Sunday, April 20, 2014

Google Street View Birding III: Mexico

Street View Birding is perhaps the nerdiest thing I have ever done.  But I love it.  I love it guiltily, in the dark and when no one is looking, like a candy bar smuggled into Fat Camp.

For those unfamiliar (or unwilling), sometimes when I get bored I just cruise random spots in Google Street View and try to identify birds.  Street View Birding works like this: (1) zoom down into streetview on a place that looks good (2) look around to see if you see any birds (3) move around until you find a bird or you get too bored or your reconsider the path your life has taken.  That's it.  It's very challenging, because the resolution is never good enough and the birds are always too far away.  But, hey, that's the challenge.

I've been to Florida and Texas.  I cruised around what is likely the Street View Birding Mecca of Midway Atoll.  This time I'm south of the border.

I've never birded Mexico except for two weeks ago, when I heard and saw birds on the other side of the trickling Rio Grande in Big Bend National Park, but I've heard a lot about its birding.  Tropical forests in the south.  Deserts and grasslands elsewhere.  The Gulf of California.  I don't know much else about the country of Mexico, and I don't know its birds.  Sorry.  These IDs are all guesses so feel free to pitch in.

Let's go.

Baja California

I've heard that Baja is dangerous and whatever, but it looks pretty nice in streetview.  Some quaint little harbors.  Lots of cacti.  The first bird I found was on a cactus, and is probably a Gila Woodpecker.  See it circled in red there?  Click to enlarge.

I hit a good one next.  Real Life birders know that telephone poles and wires are a good place to look for sitting raptors, and Street View is no different.  On one pole along the Transpeninsular Highway outside the town of Santa Rosalia I found what I think is a Crested Caracara.  Pretty cool.

Wednesday, April 2, 2014

Birds at Large: Adorable Little Kids

My friend Ali teaches fourth graders in my home state of Maine.  A few weeks ago she posted a request to the teacher crowdfunding site looking for some magazine subscriptions she could share with her students.  Being the selfless, helpful friend that I am, I chipped in to help the project along.  Soon after I was updated via email that my contribution, along with others, had helped the complete the project: the kids would be getting their magazines.  Good deed done.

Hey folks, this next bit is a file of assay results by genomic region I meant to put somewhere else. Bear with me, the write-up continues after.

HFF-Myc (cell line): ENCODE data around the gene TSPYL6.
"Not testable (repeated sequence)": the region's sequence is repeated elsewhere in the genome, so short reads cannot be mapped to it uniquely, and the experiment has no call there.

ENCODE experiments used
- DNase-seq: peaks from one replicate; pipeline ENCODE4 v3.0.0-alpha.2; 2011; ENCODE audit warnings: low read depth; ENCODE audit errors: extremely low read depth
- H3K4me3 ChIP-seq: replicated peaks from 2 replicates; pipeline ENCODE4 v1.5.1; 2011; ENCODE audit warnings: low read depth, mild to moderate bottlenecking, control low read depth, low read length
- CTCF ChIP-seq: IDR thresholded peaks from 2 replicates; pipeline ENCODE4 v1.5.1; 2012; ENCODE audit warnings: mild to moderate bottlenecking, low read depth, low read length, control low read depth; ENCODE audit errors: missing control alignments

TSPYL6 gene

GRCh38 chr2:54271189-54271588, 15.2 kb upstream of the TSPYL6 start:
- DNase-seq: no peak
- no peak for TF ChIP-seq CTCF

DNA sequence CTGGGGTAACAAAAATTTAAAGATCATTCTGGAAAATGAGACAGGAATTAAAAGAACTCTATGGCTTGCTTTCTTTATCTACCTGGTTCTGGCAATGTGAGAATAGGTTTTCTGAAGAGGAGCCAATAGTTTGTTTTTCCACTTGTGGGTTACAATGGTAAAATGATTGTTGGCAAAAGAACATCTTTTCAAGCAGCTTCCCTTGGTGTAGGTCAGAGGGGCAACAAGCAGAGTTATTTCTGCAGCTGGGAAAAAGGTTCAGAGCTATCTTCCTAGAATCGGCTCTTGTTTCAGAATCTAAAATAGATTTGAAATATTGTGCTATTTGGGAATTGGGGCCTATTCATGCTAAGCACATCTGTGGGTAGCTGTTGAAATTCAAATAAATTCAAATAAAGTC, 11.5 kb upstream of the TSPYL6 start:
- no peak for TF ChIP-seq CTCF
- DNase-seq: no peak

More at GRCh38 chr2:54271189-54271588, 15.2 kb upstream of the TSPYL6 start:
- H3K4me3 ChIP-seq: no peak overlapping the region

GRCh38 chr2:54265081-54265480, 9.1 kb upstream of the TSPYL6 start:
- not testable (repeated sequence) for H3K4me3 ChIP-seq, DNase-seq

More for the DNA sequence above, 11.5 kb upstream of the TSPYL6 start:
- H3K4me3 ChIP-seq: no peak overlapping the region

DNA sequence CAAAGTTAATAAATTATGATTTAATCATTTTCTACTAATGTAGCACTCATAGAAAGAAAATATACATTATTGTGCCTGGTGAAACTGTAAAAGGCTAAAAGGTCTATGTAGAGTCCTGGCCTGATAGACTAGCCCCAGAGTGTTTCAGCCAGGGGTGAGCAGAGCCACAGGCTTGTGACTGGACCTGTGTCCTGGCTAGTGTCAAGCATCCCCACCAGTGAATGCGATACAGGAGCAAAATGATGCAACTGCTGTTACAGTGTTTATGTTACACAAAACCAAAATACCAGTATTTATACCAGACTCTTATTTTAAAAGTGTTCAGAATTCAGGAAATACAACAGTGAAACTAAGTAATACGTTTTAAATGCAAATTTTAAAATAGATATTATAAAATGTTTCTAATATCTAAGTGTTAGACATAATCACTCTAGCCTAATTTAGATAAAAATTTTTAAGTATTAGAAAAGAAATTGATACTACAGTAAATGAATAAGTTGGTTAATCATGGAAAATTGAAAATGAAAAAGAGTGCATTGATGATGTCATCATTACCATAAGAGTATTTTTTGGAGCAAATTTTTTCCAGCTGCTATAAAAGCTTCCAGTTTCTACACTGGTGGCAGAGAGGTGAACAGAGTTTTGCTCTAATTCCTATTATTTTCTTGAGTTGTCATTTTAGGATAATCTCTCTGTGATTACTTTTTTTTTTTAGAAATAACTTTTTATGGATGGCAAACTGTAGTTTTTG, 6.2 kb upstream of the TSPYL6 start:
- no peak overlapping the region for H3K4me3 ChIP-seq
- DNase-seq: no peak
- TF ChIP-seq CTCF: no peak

But teachers being teachers and kids being kids, my meager contribution would not go un-thanked.  In fact, Ali (ahem, Ms. Roberts) told her students a few facts about me and had them write honest-to-goodness Thank You notes.  One of the facts about me Ms. Roberts told her kids was that I liked birds, and into my mailbox today arrived a set of lovely notes, fretted over and laboriously colored and spelled out by a bunch of innocent nine-year-olds.  On some of them were drawings of birds.

The worst bird drawings I've ever seen.

Look, I'm not here to pile on to the American educational system.  I'm sure these kids are trying as hard as they can.  But the fact the remains that none of the "birds" these kids drew resemble anything close to a real species.  Have any of them even seen a bird before? Isn't there a window they can look out of?

Maybe we should just take it one bird at a time.

Unbelievable.  I don't know all 10,000 of the world's bird species, but I can say with complete certainty that there is no rainbow-colored bird that craps Stars of David from the air.  I've tried to do the world a service by spreading the word about the myth of rainbow-colored birds, but apparently I'm not getting through to the younger generations.

A first cycle gull with a beak deformity?  A brown jay, also with a beak deformity?  Maybe this guy is allergic to bees and just got stung in the beak...but then why would he be smiling?  How can he even smile? Ugh.  

The reason this bird looks to uncomfortable is because he's shaped like a tube of toothpaste and only has one wing and a puff-ball tail.  He's a complete disaster, and I'm amazed he's even in the air.  Other than that, he sorta looks like a white-crowned sparrow.  Maybe he got stung by the same bees as the bird above, but they got him in the body.  And the tail.  And bit off a wing?

"Bird's rock" sounds like an eBird hotspot, or maybe the geologic feature that this unlucky creature is about to plummet into, beak-first.  They've named it in his honor, some sort of creepy preemptive memorial.  What's even happening to this guy?  Is that a butt wing?

Look, these kids are sweethearts for trying, but clearly the systemic cuts to STEM courses have prevented them from learning anything about actual bird species.  PLEASE CLICK HERE AND DONATE TO MS. ROBERTS' CLASS, maybe she can buy them some dang field guides.

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